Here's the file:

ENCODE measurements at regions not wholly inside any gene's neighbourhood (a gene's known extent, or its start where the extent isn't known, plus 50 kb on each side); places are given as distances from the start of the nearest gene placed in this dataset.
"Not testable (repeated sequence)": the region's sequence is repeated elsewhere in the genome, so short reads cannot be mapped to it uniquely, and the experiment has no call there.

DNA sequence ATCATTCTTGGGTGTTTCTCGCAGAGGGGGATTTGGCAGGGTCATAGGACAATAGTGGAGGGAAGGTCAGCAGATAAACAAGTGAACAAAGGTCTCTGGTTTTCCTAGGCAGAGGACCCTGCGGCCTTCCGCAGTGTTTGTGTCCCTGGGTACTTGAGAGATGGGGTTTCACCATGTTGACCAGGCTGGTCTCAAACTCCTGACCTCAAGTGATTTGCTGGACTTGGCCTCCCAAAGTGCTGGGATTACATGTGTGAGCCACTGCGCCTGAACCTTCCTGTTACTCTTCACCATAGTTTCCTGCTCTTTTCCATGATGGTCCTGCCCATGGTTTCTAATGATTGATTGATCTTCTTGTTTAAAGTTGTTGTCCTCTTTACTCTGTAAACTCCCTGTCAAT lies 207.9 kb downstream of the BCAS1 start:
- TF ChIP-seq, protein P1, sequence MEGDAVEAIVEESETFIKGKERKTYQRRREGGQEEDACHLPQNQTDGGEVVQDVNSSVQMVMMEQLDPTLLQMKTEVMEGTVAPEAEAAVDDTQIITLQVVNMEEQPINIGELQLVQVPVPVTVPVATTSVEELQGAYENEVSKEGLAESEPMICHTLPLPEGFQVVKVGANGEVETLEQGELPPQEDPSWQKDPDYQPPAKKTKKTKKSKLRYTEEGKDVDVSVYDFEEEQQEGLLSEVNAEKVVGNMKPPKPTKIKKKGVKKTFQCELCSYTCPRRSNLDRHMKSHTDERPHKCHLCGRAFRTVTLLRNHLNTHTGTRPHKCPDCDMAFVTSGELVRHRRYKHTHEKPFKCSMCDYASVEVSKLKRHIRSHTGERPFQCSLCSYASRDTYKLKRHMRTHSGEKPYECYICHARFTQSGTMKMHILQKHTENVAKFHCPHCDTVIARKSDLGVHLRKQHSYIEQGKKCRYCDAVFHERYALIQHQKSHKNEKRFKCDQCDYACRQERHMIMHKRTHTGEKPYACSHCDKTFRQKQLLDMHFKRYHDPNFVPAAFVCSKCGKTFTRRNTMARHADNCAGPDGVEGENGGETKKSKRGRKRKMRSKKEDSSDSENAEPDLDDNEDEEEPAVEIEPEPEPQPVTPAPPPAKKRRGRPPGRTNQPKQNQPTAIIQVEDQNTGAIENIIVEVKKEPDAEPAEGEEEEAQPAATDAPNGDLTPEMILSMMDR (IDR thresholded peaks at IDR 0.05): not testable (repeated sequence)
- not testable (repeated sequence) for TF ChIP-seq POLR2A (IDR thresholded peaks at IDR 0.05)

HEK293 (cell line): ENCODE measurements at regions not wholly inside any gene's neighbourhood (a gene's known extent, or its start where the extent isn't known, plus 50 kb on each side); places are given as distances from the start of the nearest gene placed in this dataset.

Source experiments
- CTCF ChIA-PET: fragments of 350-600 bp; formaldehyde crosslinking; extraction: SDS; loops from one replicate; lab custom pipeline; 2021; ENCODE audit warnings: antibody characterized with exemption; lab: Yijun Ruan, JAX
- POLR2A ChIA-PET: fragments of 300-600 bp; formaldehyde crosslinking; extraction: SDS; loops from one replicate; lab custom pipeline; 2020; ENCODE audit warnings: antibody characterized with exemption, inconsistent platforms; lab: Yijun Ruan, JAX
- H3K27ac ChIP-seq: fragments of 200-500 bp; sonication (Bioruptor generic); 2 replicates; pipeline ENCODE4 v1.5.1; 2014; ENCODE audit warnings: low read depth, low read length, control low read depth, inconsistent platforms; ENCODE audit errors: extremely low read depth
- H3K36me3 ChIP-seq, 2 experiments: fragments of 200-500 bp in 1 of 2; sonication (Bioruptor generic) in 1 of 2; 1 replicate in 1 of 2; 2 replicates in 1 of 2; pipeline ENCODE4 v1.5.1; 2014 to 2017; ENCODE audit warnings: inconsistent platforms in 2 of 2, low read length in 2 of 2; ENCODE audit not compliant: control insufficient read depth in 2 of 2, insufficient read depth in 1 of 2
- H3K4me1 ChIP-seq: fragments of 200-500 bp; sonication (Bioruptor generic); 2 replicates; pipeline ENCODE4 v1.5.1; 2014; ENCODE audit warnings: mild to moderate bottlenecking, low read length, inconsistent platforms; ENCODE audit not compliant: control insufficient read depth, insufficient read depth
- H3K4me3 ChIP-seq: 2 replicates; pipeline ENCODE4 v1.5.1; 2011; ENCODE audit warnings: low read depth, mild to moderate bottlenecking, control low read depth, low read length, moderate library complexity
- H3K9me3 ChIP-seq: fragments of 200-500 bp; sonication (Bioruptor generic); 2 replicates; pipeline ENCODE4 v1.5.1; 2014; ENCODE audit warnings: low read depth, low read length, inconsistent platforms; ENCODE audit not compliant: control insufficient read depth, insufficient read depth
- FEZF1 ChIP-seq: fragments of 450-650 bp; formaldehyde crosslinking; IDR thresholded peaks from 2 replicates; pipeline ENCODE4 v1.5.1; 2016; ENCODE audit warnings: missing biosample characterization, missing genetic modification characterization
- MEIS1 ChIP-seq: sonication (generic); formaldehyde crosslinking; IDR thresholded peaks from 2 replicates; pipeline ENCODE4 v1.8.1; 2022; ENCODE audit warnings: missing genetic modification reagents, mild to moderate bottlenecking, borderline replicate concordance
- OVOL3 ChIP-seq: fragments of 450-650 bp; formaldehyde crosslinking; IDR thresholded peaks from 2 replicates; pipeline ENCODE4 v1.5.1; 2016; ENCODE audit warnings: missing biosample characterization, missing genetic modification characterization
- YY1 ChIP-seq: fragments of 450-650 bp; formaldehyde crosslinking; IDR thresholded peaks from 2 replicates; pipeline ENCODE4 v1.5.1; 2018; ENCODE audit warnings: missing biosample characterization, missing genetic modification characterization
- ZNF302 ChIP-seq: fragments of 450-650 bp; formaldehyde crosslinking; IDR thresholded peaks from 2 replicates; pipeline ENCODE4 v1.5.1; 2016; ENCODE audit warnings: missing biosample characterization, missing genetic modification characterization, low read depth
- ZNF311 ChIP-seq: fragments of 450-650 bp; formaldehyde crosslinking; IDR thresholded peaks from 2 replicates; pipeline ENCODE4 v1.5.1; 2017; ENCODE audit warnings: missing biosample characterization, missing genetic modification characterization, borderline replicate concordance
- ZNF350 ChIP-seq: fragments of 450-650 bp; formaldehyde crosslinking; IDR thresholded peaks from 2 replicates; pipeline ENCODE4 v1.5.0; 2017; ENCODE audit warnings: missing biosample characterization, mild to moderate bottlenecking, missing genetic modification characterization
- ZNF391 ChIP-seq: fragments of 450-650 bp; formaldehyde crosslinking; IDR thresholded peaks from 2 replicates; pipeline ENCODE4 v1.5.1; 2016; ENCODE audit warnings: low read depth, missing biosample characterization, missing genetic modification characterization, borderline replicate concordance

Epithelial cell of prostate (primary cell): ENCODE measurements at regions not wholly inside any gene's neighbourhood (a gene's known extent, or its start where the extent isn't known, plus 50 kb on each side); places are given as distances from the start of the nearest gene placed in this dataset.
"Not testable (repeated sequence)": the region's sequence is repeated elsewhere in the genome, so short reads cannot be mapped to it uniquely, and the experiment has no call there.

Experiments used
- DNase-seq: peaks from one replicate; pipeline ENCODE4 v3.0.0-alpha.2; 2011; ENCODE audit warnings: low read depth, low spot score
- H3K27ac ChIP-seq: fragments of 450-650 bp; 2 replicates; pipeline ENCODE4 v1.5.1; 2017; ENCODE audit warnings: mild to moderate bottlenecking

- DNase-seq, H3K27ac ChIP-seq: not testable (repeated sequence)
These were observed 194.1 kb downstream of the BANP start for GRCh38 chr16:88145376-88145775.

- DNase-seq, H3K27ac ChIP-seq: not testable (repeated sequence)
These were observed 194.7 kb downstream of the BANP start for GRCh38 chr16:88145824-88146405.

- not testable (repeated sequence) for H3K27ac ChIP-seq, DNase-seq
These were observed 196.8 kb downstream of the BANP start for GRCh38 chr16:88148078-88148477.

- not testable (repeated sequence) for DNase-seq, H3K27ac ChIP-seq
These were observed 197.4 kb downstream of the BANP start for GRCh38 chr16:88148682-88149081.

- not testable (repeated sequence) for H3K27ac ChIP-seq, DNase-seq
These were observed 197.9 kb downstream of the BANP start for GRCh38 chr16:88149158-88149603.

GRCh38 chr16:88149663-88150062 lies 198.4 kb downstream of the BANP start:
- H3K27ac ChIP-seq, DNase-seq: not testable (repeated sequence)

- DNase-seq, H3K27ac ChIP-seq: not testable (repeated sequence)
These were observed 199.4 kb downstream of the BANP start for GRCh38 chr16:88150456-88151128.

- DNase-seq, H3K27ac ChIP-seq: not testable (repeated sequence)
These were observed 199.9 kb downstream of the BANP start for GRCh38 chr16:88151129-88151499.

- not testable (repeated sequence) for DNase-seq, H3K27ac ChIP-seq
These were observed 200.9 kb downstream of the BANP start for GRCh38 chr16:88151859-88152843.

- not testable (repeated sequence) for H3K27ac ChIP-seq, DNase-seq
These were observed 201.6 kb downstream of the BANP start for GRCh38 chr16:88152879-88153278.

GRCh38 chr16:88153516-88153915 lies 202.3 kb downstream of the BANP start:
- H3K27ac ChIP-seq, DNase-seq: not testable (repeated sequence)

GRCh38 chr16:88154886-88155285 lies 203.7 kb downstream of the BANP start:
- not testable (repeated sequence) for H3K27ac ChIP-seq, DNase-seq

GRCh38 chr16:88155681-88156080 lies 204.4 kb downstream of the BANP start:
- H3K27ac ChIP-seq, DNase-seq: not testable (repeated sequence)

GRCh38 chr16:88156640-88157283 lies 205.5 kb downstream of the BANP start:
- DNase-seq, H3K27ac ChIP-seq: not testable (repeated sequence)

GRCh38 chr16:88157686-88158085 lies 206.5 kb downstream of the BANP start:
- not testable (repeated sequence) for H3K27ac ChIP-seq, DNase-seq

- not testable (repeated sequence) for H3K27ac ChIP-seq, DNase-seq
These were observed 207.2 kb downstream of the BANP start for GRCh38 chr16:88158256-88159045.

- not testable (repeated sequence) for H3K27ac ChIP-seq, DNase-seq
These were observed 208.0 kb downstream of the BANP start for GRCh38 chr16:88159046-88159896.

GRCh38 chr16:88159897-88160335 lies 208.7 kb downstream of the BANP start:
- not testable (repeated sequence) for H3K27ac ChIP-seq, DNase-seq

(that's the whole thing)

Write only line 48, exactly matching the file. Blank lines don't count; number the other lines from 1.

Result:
GRCh38 chr16:88153516-88153915 lies 202.3 kb downstream of the BANP start: